Latamoxef has been associated with prolonged bleeding time, and several cases of coagulopathy, some fatal, were reported during the 1980s. Latamoxef is no longer available in the United States. As with other cephalosporins with a methylthiotetrazole side chain, latamoxef causes an antabuse reaction when mixed with alcohol. Additionally, the methylthiotetrazole side chain inhibits γ-carboxylation of glutamic acid; this can interfere with the actions of vitamin K.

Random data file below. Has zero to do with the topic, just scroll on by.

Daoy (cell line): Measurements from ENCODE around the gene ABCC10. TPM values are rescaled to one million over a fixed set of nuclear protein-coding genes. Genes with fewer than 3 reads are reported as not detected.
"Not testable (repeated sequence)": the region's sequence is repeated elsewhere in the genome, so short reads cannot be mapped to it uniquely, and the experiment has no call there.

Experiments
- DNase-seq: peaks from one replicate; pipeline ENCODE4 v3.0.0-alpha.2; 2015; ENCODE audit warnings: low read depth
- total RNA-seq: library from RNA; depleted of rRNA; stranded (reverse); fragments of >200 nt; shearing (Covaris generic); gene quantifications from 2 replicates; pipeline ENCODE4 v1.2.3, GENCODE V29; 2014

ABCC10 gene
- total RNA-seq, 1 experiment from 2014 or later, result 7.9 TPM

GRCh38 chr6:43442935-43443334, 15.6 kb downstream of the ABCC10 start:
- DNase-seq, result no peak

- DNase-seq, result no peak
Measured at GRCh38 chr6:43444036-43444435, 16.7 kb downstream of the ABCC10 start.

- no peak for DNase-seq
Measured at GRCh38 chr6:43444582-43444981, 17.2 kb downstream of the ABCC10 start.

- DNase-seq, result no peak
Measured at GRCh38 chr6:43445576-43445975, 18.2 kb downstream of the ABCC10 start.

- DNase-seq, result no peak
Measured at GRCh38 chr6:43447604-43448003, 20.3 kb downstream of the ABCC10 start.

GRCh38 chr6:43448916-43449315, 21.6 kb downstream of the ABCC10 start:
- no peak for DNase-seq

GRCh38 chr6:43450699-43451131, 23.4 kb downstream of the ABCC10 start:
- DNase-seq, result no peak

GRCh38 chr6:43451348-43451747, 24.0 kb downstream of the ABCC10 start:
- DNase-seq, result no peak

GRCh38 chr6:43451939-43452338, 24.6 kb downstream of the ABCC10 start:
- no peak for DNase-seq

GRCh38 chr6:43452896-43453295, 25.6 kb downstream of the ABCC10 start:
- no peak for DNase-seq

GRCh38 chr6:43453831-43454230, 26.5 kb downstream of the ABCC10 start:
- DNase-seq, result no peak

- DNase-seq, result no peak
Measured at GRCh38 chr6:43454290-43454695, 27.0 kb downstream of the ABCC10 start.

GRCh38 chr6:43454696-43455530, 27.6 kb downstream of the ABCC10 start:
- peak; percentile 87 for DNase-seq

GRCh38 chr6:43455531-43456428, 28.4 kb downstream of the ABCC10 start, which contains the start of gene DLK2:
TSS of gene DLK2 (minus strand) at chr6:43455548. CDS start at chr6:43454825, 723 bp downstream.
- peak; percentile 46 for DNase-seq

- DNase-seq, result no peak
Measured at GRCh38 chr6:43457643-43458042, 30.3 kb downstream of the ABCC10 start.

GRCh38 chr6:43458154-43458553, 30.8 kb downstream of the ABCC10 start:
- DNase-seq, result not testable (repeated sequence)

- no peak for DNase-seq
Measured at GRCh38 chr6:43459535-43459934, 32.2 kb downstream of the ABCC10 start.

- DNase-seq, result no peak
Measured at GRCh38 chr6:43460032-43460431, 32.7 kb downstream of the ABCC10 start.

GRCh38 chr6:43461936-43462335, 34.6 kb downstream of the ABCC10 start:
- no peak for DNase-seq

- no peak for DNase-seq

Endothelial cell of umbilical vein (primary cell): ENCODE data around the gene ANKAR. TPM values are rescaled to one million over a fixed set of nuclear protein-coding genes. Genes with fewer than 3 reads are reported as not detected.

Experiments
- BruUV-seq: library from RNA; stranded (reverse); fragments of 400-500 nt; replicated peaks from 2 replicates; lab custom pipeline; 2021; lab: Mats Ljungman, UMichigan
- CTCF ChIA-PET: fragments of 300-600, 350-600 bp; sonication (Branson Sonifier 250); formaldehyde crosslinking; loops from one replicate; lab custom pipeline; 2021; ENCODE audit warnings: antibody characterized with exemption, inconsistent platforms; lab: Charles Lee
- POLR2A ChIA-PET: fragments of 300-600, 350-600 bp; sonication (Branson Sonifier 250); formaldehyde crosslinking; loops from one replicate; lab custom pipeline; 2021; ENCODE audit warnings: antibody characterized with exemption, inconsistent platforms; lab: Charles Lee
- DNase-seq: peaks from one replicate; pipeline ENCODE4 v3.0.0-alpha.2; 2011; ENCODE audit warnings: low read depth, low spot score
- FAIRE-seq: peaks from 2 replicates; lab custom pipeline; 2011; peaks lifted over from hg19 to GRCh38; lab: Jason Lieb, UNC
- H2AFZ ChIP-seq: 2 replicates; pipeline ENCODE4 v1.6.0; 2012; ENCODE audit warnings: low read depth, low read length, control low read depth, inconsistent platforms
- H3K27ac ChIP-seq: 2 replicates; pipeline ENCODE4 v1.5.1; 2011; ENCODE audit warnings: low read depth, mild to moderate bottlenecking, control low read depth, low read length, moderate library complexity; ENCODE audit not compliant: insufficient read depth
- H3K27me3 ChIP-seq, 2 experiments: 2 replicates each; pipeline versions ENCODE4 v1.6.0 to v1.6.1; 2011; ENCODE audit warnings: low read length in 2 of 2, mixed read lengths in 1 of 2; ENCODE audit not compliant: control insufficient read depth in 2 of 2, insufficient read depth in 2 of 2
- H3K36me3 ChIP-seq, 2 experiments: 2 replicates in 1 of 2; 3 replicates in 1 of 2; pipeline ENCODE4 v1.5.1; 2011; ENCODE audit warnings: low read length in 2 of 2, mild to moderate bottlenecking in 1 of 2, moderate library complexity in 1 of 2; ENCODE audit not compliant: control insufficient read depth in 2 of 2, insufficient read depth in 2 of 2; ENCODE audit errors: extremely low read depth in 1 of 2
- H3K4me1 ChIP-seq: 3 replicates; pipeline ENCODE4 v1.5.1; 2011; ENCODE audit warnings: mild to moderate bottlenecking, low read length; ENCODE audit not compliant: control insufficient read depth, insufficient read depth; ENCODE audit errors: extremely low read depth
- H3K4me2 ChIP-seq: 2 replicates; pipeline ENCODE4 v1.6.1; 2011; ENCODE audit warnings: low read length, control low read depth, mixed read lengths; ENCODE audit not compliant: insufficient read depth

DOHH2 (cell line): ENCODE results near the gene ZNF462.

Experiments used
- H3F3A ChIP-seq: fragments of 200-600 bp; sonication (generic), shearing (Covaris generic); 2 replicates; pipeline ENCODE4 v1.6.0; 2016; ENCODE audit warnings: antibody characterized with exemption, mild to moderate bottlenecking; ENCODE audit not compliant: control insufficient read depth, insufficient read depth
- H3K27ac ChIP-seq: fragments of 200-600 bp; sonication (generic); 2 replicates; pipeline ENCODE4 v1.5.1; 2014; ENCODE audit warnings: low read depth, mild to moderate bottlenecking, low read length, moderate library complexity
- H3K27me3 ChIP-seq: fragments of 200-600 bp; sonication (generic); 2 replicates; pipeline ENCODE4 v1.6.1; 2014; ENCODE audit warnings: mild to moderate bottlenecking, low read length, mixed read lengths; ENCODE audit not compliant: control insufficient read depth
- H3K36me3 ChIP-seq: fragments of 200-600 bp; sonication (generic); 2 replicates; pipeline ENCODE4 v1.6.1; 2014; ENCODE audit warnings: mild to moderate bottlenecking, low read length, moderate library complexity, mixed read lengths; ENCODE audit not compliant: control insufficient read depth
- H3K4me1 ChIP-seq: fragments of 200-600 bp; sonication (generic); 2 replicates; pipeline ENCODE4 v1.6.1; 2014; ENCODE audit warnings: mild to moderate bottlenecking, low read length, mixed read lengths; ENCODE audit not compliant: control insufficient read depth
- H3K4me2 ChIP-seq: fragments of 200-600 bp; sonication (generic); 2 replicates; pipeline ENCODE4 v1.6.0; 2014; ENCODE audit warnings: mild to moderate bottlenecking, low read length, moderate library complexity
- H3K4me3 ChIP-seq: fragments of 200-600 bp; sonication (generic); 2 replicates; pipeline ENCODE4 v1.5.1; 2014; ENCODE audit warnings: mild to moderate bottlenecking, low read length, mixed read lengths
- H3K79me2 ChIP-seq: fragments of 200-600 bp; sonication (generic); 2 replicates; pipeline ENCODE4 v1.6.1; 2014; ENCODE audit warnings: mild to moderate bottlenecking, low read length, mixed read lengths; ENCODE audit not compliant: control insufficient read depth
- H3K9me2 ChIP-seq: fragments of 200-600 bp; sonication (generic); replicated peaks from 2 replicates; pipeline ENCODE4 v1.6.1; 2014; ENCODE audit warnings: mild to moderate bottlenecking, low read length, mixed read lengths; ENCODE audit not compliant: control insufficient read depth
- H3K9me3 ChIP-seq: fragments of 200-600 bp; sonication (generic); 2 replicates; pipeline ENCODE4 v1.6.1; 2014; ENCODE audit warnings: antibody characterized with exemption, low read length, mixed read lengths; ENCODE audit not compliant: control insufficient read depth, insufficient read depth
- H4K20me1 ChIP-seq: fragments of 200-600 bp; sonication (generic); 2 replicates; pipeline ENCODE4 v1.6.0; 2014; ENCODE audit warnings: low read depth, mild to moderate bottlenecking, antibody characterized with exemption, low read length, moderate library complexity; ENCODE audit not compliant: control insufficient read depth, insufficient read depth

It has been described as a third-generation cephalosporin.
^Brown RB, Klar J, Lemeshow S, Teres D, Pastides H, Sands M (1986). "Enhanced bleeding with cefoxitin or moxalactam. Statistical analysis within a defined population of 1493 patients". Arch Intern Med146 (11): 2159–64. doi:10.1001/archinte.146.11.2159. PMID3778044.
^Salem RR, McIndoe A, Matkin JA, Lidou AC, Clarke A, Wood CB (June 1987). "The hematologic effects of latamoxef sodium when used as a prophylaxis during surgical treatment". Surg Gynecol Obstet164 (6): 525–9. PMID3296254.